The 1939 film “Goodbye, Mr. Chips”, remade in 1969, was based on the novel of the same name by James Hilton. It immortalised the remarkable but fictional teaching career of Charles Edward Chipping, who, in 1870, took up his position at Brookfield School. In 1914 Chips is recalled from retirement, to become headmaster, after most of the school’s staff have enlisted to fight in the Great War. Although we may not have had the good fortune to have been taught by a Mr. Chips, most of us can recall a charismatic teacher, one who took a particular interest in us and made a lasting impact in our lives. This begs a lot of questions about how we educate today.
One of the country’s leading educationalists, Alan Smithers, Professor of Education at Liverpool University, says that it would now be virtually impossible for a Mr. Chips to emerge in State schools – suffocated and stifled as teachers are by the three ‘ts’ of testing, targets and tables. And he says that this is why “there is considerable migration by teachers from State schools to Independent schools.” It’s also one of the reasons why teachers have been leaving the profession. The number of teachers resigning from schools doubled between 1998 and 2001 – from 25,000 to 46,000. Professor Smithers said “We have to reinvigorate the profession by putting the fun back into teaching – which would allow today’s Mr. Chips to flourish in a state school.”
Putting fun back into teaching – rather than the Gradgrind stress and pressure which has replaced it – is something which an independent commission created by, Michael Gove, the Education Secretary, recently recognised by advocating the creation of a new “Master Teaching Standard.” Sally Coates, who chaired the review group said that the new recognition “is designed to set out a powerful statement of what it means to be a really excellent teacher…These are teachers who will have the deepest impact on improving the lives of their pupils.” This will recognise the most outstanding teachers and elevate the status of the teaching profession. Welcome back Mr. Chips.
Putting a sense of vocation back into teaching is something which another great educationalist and former schools inspector, Gervase Phinn, has spent most of his life doing. Animated by his love of teaching and by his Faith, brilliantly communicated in his books and talks, he recognises the ingredients of an inspirational teacher. A colleague once said that his enthusiasm and encouragement of teachers should be bottled. One of his children’s poems – “The Day Our Teacher Went Batty” captures some of his mischievous gentle humour:
“We’ve been baking in class today,
Would you like my last jam tart?
It’s funny how clean my hands are now
They were dirty at the start!”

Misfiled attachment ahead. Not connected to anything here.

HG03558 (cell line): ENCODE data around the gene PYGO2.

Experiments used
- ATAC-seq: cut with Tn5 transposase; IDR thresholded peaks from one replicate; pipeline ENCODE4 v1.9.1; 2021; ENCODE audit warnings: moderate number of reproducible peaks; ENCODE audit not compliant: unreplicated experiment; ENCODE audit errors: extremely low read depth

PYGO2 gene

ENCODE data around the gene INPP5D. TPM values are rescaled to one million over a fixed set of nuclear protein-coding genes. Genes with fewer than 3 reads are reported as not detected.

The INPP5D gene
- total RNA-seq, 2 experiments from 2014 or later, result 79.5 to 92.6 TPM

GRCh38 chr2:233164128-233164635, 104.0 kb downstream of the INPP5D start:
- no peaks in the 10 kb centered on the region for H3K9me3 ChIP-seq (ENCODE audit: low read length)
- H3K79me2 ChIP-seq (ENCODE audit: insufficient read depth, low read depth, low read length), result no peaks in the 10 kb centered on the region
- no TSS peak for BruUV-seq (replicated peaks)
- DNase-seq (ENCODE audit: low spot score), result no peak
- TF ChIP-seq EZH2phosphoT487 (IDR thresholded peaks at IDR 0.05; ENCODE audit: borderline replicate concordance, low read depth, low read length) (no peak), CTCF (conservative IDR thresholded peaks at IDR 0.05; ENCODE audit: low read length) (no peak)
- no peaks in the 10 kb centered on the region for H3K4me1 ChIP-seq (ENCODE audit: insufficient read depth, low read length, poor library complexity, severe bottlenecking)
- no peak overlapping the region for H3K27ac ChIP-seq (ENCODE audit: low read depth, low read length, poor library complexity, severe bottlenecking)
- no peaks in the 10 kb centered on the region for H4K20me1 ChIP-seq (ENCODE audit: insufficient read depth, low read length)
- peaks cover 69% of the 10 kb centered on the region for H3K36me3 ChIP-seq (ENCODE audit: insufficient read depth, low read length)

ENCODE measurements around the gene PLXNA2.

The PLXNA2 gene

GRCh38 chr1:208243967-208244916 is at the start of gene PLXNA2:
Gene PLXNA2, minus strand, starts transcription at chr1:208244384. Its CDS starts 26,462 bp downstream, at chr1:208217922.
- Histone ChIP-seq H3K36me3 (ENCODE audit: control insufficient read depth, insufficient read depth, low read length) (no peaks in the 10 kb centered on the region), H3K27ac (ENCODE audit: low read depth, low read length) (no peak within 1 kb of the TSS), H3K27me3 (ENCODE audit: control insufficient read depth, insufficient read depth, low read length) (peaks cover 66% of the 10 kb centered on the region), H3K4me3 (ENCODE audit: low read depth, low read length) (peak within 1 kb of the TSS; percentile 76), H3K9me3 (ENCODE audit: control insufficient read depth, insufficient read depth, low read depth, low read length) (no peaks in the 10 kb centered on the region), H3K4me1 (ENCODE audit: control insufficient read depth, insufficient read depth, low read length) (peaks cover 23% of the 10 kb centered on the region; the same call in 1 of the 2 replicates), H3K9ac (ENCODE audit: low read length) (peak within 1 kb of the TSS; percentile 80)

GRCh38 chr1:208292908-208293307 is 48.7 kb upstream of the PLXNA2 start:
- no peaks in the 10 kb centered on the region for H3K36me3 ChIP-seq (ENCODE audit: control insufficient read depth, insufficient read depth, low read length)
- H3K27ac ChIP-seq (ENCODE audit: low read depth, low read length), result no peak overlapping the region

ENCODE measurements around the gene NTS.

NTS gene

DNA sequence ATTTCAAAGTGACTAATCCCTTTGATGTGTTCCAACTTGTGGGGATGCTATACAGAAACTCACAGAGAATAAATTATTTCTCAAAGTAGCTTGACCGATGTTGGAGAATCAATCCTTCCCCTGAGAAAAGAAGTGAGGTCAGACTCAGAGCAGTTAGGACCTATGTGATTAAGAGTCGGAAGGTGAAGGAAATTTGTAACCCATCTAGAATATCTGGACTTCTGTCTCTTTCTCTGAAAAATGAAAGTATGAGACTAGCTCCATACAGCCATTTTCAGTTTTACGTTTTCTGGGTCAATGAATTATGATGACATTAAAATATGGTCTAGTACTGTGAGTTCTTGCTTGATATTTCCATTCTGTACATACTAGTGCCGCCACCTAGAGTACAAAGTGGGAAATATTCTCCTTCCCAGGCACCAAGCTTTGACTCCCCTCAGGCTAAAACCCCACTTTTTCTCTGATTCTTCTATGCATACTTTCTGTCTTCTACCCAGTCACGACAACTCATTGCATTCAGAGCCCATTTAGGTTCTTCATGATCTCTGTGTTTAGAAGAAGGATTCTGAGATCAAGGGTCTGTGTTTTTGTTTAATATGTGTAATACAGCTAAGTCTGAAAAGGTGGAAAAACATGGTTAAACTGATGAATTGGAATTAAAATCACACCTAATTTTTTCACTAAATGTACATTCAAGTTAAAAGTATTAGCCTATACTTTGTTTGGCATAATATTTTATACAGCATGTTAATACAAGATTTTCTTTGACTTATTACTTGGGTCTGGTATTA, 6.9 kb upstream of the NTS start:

Gervase Phinn certainly knows how to put the fun – as well as high academic standards and appropriate discipline – back into teaching.
But as Professor Smithers has pointed out in some schools the spirit of Mr. Chips has never gone away. Recently I met some of the staff and children from one of them.
After speaking to some pupils of the excellent St. Philip Neri’s School in Kensington I was given a copy of the delightful book in which Ysenda Maxtone Graham tells the story of “Mr.Tibbits’s Catholic School”. Unlike Mr. Chips, Mr.Tibbits (despite his name!) was for real. In 1934, noticing a lack of provision in that area, and at the suggestion of Fr.Talbot, a priest of the London Oratory, Mr. Richard Tibbits, a Catholic convert, founded St.Philip’s. He bought a house, 6 Wetherby Place, just off Gloucester Road, and in the early days he not only taught the first pupils but used a rickety old car to ferry them to and from their homes.
In her lovely account, Ysenda Graham, the mother of boys who have attended the school, catches its eccentricities, characters, and values. She remarks that “there’s something about the atmosphere of the pace that warms your heart, in spite of (or even because of) the school’s size.” One of the school’s pupils, Harry Biggs-Davison – who began as a new boy in 1963 – is the schools’ third headmaster. On first entering Parliament, I served in the House of Commons with his father, the brave MP, Sir John Biggs-Davison – the subject of an IRA assassination attempt.
Ysenda Graham’s account brings together recollections of former staff, parents and pupils. Among its alumni are a whole cast of Catholic names: the Earl of Gainsborough and his younger brother, Gerard Noel; Christopher and Fr.Michael Campbell-Johnston SJ; Lord Longford’s Pakenham sons; Rocco Forte; and Michael Lieven. Other pupils have included Rory, David and Julian (now Lord) Fellowes, whose creation of Downton Abbey has made him a household name. He says that “my love of history was born during my Tibbits years, and I made good friends, too…in the end, my abiding sense of the Tibbits’s time was one of an ordered world.”
Someone who is familiar with St.Philip’s is the writer, A.N.Wilson. He’s right when he says that “teachers of this age group are helping to form and fill human minds. They have far more influence than university professors.” Ysenda Graham’s account of life at St.Philip’s is, he says, a combination of “poignancy and high comedy” and “the smile will never quite leave your face.”
Putting the fun back into teaching – along with the sense of satisfaction and achievement – is something which Harry Biggs-Davison’s school has done. Whether in existing schools, or through new free schools, today’s Mr. Chips and Mr.Tibbits – along with the new “Master Teachers” – need to reclaim the teaching vocation and do the same.
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